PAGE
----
Article by Corey M
An astounding eighteen years after releasing their debut full-length, Sorcier des Glaces releases North, maintaining their streak of high-quality albums. The themes of their last album, Ritual of the End (one of 2014’s best releases), are still present here and revolve around the band’s signature lyrical and melodic concepts; descriptions of people and places undergoing freezing damnation, in their unique vision of death occurring over epic spans of time.
This music holds the rare power to instill visions and sensations of ice-covered ruins and crippling cold by its melodic prowess alone. However, the vocals and lyrics are praiseworthy as well as the delivery is unnervingly clear, poetically orating scenes of melancholic morbidity illustrated by the music. This is achieved by Sorcier des Glaces’ idiosyncratic approach to writing long riffs with slow and steady chord changes all augmented by faster-moving melodies that anticipate and resolve the myriad melodically unorthodox transitions. It’s so rare to hear this style of complex harmonic activity performed this adroitly that the only similar album I can think of that achieves this level of complexity tempered by an intuitive sense of coherency is Far Away from the Sun. That is a high compliment.
In terms of technical performance, the musicians’ set-up is very similar to what is heard on Ritual of the End. Driving drums impel the helical, tremolo-picked, complimentary melodies which the lone guitarist/bassist cleanly divides into trios. The main melodies are carried by the rhythm guitar’s very long chains of power chords and the bass guitar modifies the basic root notes of the rhythm guitar, adding much harmonic depth to the songs. Meanwhile, one or more guitars play high-register leading melodies that expertly illuminate the emotive potential of the progressions. Playing their instruments at such a wide range of timbre and speed creates a broad, orchestral sound. The band’s creative flexibility allows the orchestra to tower indomitably, or branch out and flow smoothly, winding naturally around musical obstacles, like the trickle of water over irregular, rocky terrain.
The musicians even get a little bit more boldly experimental on North, particularly during the title track “North”, utilizing some long sections of cleanly picked chords that mutate and creep toward obscure resolutions while the bass dances its own giddy cadenza beneath the reverberating guitars. Typically this sort of deviation would wreck the feel of a song in the hands of inadept musicians, but here it is a delight. “Dawn of the Apocalypse” features an epic lyrical narrative enhanced by some more extreme shifts in dynamic intensity of the music. None of the changes are jarring or illogical; rather, they occur organically.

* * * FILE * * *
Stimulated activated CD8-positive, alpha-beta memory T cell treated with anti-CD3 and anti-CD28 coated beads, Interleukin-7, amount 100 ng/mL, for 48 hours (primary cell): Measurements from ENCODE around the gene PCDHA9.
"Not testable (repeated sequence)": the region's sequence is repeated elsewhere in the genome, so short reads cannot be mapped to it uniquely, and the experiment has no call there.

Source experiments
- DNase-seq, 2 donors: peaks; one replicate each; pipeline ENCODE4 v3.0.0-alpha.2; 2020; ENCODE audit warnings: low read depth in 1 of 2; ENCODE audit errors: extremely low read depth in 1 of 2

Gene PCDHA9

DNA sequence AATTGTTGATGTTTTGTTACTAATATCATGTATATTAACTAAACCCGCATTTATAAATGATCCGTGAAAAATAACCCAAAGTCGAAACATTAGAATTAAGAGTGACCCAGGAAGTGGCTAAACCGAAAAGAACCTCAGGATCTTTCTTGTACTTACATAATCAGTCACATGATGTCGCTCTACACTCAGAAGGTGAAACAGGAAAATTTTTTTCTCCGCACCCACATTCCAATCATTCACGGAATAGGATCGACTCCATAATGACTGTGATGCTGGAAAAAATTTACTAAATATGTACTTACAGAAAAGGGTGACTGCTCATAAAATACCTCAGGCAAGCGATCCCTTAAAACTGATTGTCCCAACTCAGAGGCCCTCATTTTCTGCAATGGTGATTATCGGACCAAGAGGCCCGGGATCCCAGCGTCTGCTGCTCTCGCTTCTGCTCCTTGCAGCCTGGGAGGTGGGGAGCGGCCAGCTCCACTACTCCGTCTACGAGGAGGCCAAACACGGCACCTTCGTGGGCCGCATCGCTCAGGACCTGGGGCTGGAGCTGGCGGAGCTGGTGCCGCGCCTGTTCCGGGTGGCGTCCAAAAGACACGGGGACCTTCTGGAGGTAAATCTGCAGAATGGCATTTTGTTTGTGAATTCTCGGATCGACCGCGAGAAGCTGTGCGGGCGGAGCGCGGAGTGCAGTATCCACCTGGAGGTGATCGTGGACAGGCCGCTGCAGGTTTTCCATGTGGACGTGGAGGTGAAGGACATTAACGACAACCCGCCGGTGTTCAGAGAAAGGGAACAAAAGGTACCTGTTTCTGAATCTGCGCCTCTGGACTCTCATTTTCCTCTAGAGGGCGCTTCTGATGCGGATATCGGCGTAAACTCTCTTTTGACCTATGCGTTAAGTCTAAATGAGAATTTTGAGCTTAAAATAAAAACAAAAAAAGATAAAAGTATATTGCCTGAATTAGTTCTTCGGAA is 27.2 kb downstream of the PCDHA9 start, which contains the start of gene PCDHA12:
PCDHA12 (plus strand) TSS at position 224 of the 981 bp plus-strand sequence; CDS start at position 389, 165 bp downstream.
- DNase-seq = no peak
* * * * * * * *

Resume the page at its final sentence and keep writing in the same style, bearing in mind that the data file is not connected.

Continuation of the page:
Despite the long and winding song progressions, I would recommend this album even to uninitiated metal fans. The sweeping guitar orchestration will ensnare anyone with a keen sense of musical passion, allowing Sorcier des Glaces’ malevolent shroud to obscure their sense of righteousness as they succumb to the awesome power of ice and occultic magic. North is an excellent album that will provide many journeys into the frigid recesses of the unconscious, at once harrowing and wondrous.
Nocturnal doom/black metal band No God Only Pain are finalizing details on their upcoming EP Roads to Serfdom which demonstrates a transition in styles of this band toward apocalyptic roadhouse dark metal. This new style features all of the Motorhead-inspired choruses, Darkthrone-infused verses and oddball, doomy structures and atmospheres of the earlier work, but with more of a nod to early Danzig in an exploration of classic heavy metal.
An exclusive stream of one track, “Who Forgives God?,” is below:
We were fortunate to catch a few minutes with the band, who dictated the following release:
This recording is a dissonant experiment under the Barkeresque transmutational concept that “anything can be created.” There’s five songs total, hinging on the theme of how (despite its appearances) modern society is still feudal in nature. Riff wise the songs still attempt to flow as a single voice yet are purposely more diverse than on Joy of Suffering.
This recording demonstrates a singular musical concept: simple Burzumy punk tunes to some epic song progressions. The album challenges itself like a madman and aims to polarize opinion like a bad Zogby poll.
Half the recording is purposely super lo-fi with a very minimal number of microphones. Purposely using so few mics (and nothing direct ) seems ridiculous, but previous attempts at for lo-fi but discernible sound sucked for me. We acquired many pieces of gear at flea markets and pawn shops to try to capture the sound we required, and most failed, but we perservered.
Our goal was to get a dark and grungy sound, like Transylvanian Hunger, but with bass and vocals done way more professionally (Scott Burns Obituary style) which creates irony since our bassist plays groovy and fuzzy like Blue Cheer. A large part of the point of doing the recording this way is to allow more time for the bass and vocals to experiment and color the songs more, while the guitars and drums maintain more basic driving tones. The bass is not on this recording yet.
The title track is an experiment in itself as it questions how much variety in riffs and song structure a song can have and still make sense. It attempts capture in one song the variety of genres of music in metal and juxtaposes them as a metaphor for the cornucopia of ways that society trys to exert control over the individual. There are many diverse experiences, but all roads lead to serfdom.
We live in an alienating society. I speak not of mere platitudes referring to ‘the elite’ or ‘the powers that be’, for they are mere symptoms in the overall system. Whether it was born with intent or unconsciously, the modern individual is mentally thrown off by paranoia, surreality, and above all else an apparent lack of purpose. This is not to say the past holds what we seek. On the contrary, nothing has quite changed in this regard, but it has become distorted and confused to such an extent that all we can wonder about when considering an actual meaning in our world is… why?